Against that cultural background, Mrs Kliers submitted that she eventually consented to such an arrangement which enabled a mortgage to be obtained on an interest-only basis from the Bank of Scotland. However, she claimed her consent had been procured by undue influence from the men in the community. Further, that Mordecai provided no sums towards the purchase price, and that it was advised that despite the family connection if the FMH was purchased in Mordecai’s name Mr and Mrs Kliers could claim housing benefit. She also alleged Mordecai made a false declaration, amongst other things stating that the property was being purchased for his sole occupation when he obtained the mortgage.
Mrs Kliers separated from the second defendant in about 2012. Mr Kliers did not acknowledge service in the instant proceedings and was debarred from defending without permission. Mordechai served a defence claiming that he had purchased the FMH as the sole beneficial owner with his own funds and denied that Mrs Kliers had any interest except as an assured shorthold tenant with Mr Kliers.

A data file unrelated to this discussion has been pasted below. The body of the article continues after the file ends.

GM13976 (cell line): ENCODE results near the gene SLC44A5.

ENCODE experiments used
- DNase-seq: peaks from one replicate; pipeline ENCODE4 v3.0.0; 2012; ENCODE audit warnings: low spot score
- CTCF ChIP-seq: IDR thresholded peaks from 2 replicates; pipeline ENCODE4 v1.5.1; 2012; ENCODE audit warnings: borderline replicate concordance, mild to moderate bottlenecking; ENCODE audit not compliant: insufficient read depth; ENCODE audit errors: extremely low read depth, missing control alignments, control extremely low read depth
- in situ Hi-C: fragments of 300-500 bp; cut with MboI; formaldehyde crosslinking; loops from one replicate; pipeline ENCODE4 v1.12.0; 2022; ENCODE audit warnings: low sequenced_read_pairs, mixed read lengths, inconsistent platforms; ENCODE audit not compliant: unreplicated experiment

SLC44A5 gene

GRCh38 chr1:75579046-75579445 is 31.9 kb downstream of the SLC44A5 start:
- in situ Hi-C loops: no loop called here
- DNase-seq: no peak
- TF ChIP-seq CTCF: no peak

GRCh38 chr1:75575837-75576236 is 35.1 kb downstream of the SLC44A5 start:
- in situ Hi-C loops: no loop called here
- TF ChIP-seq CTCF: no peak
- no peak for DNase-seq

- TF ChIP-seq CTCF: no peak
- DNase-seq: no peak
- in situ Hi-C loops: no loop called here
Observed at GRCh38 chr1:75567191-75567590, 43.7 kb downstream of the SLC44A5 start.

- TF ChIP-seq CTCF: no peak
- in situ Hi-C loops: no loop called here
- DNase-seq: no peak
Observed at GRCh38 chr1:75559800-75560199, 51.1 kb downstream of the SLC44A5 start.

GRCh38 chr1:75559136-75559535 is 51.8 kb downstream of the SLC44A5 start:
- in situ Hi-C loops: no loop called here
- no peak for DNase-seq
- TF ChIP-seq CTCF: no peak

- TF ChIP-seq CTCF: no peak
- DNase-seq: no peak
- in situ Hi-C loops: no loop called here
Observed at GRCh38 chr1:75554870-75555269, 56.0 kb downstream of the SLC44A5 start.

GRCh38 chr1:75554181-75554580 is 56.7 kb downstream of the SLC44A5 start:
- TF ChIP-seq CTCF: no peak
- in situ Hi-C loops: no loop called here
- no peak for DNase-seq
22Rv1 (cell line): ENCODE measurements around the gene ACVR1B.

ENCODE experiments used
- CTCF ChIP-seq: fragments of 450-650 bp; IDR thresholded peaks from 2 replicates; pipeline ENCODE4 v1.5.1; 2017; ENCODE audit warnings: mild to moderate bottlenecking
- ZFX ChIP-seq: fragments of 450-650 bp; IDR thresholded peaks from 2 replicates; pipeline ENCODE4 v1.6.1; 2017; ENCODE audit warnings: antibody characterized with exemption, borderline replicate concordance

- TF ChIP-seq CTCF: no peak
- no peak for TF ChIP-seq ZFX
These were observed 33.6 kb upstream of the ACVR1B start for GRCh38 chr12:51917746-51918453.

In the course of the proceedings, in September 2016, Mordechai was debarred from defending for failure to comply with a disclosure order. Mordechai applied for relief and that led to a consent order in January 2017 which permitted him to defend on various conditions, including a condition that in the event of further breach of any order he would be automatically debarred and would not be able to apply for relief from sanctions.
A breach of that order resulted in another debarring order. Consequently, he was again debarred from defending and that remained in place at the trial. At trial his representative argued he should still be permitted to cross-examine Mrs Kliers due to her inconsistencies and as the evidence gave rise to a question of illegality as to the way in which Mr and Mrs Kliers obtained moneys in cash or through charitable contributions which meant them not having to treat them as income for the purposes of tax. However, this point was not put forward in Mordecahi’s defence.
- Whether Mordechai was permitted to cross-examine notwithstanding being debarred from defending?
- Whether or not Mordechai was a bare trustee and nominee holding on trust for Mr and Mrs Kliers?
- What the common intention of the parties had been?